State’s Attorney, Cook County, Illinois

Kimberly Gardner
Circuit Attorney, City of St. Louis, Missouri

José Garza
District Attorney, Travis County, Texas

George Gascón
District Attorney, Los Angeles County, California
Former District Attorney, City and County of San Francisco, California Former Chief, San Francisco Police Department, California
Former Chief, Mesa Police Department, Arizona

Sarah F. George
State’s Attorney, Chittenden County, Vermont

Sim Gill
District Attorney, Salt Lake County, Utah

Diane Goldstein
Executive Director, Law Enforcement Action Partnership Lieutenant (Ret.), Redondo Beach Police Department, California

Joe Gonzales
District Attorney, Bexar County, Texas

Deborah Gonzalez
District Attorney, Western Judicial Circuit, Georgia

Eric Gonzalez
District Attorney, Kings County, New York

Mark Gonzalez
District Attorney, Nueces County, Texas

Christian Gossett
District Attorney, Winnebago County, Wisconsin

Andrea Harrington
District Attorney, Berkshire County, Massachusetts

Jim Hingeley
Commonwealth’s Attorney, Albemarle County, Virginia

John Hummel
District Attorney, Deschutes County, Oregon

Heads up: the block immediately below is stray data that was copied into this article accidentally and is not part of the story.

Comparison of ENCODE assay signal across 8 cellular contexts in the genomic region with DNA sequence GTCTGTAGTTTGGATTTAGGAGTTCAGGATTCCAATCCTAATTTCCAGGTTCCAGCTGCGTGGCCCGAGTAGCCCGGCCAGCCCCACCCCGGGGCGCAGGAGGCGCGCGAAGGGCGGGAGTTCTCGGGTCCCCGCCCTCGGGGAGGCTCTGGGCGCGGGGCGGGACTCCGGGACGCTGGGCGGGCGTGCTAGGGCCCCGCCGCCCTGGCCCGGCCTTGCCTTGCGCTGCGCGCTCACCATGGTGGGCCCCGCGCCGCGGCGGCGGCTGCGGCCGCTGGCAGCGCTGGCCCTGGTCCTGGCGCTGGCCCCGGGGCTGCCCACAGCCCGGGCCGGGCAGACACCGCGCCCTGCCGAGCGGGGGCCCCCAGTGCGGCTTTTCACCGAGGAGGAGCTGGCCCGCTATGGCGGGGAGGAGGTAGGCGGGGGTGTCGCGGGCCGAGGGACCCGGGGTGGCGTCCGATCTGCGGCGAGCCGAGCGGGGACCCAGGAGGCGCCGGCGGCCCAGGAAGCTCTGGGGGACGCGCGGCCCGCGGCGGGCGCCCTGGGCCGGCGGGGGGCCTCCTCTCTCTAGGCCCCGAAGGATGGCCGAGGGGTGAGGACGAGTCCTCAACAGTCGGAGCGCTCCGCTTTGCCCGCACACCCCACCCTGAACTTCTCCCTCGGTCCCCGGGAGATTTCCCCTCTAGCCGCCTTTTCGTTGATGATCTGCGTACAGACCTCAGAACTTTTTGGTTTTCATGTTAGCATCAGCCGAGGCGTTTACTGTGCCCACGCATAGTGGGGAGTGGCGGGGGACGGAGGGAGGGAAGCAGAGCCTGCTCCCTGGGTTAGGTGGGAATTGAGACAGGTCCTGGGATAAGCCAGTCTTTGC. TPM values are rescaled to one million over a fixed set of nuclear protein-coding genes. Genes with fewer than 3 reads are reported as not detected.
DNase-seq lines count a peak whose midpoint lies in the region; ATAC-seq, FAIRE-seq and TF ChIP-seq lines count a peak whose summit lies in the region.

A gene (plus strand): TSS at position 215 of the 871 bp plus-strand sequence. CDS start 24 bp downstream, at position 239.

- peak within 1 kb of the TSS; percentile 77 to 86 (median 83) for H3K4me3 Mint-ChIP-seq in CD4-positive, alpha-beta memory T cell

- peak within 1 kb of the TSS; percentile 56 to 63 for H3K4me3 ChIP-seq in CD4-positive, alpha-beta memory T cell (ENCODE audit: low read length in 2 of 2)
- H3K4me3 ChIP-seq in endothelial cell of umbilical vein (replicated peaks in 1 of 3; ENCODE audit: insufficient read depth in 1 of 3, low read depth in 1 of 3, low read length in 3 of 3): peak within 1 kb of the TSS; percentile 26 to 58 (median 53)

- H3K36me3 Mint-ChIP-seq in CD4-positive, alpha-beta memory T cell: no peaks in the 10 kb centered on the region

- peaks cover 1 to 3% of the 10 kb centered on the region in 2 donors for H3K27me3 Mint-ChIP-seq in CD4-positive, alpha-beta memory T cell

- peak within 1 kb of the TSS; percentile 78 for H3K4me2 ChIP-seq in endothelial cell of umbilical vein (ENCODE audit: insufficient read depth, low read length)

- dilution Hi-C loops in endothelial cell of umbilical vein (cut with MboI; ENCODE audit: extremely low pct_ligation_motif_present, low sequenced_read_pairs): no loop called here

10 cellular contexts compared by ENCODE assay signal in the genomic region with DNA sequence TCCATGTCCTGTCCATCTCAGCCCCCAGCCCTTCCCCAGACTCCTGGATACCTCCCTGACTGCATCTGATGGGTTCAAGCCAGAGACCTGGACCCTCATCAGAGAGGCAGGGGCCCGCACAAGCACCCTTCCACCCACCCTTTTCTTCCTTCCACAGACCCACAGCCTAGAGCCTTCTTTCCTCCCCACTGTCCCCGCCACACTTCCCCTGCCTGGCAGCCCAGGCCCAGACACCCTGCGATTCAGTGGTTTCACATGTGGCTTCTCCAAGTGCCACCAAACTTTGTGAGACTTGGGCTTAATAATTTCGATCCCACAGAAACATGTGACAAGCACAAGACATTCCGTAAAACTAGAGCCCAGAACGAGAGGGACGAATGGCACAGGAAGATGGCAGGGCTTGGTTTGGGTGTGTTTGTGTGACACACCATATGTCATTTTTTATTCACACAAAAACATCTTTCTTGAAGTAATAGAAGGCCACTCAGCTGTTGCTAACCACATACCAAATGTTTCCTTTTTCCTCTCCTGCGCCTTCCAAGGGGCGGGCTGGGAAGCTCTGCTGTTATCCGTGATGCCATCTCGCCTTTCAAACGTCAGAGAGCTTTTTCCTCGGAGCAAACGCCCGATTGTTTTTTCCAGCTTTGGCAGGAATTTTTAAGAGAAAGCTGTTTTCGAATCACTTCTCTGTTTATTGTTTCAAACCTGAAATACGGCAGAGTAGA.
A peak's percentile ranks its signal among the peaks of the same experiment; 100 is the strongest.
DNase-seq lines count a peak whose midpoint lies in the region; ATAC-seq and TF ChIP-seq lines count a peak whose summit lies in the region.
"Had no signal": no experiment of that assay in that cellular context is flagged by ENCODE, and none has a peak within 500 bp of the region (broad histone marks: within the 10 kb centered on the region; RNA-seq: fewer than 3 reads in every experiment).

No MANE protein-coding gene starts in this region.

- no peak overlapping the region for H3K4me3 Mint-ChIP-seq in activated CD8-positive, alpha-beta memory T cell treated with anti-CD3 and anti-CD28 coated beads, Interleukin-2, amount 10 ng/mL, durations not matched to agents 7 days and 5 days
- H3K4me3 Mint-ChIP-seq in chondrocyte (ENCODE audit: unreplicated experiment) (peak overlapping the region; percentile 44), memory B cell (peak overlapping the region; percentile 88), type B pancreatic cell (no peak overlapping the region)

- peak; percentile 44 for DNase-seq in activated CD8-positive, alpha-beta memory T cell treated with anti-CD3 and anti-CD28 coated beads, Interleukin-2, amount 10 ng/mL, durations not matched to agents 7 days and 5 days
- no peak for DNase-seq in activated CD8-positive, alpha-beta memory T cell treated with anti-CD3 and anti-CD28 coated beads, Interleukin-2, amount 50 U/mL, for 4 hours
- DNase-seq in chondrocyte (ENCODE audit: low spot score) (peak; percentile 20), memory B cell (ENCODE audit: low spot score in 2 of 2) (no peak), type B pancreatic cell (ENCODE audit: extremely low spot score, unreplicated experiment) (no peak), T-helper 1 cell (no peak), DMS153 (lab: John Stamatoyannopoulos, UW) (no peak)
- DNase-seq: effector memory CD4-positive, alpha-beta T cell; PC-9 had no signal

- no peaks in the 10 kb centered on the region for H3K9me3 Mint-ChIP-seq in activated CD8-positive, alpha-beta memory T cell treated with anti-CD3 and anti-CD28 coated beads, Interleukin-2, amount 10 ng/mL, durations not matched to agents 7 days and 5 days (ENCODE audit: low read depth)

Natasha Irving
District Attorney, Prosecutorial District 6, Maine

Michael Jackson
District Attorney, Dallas County, Alabama

Kathleen Jennings
Attorney General, Delaware

Shalena Cook Jones
District Attorney, Chatham County, Georgia

Justin F. Kollar
Prosecuting Attorney, Kauai County, Hawaii

Lawrence S. Krasner
District Attorney, City of Philadelphia, Pennsylvania

Beth McCann
District Attorney, 2nd Judicial District, Colorado

Karen McDonald
Prosecuting Attorney, Oakland County, Michigan

Gary McFadden
Sheriff, Mecklenburg County, North Carolina

Ryan Mears
Prosecuting Attorney, Marion County, Indiana

Spencer Merriweather
District Attorney, Mecklenburg County, North Carolina

Brian Middleton
District Attorney, Fort Bend County, Texas

Stephanie Morales
Commonwealth’s Attorney, City of Portsmouth, Virginia

Marilyn Mosby
State’s Attorney, Baltimore City, Maryland

Jody Owens
District Attorney, Hinds County, Mississippi

Alonzo Payne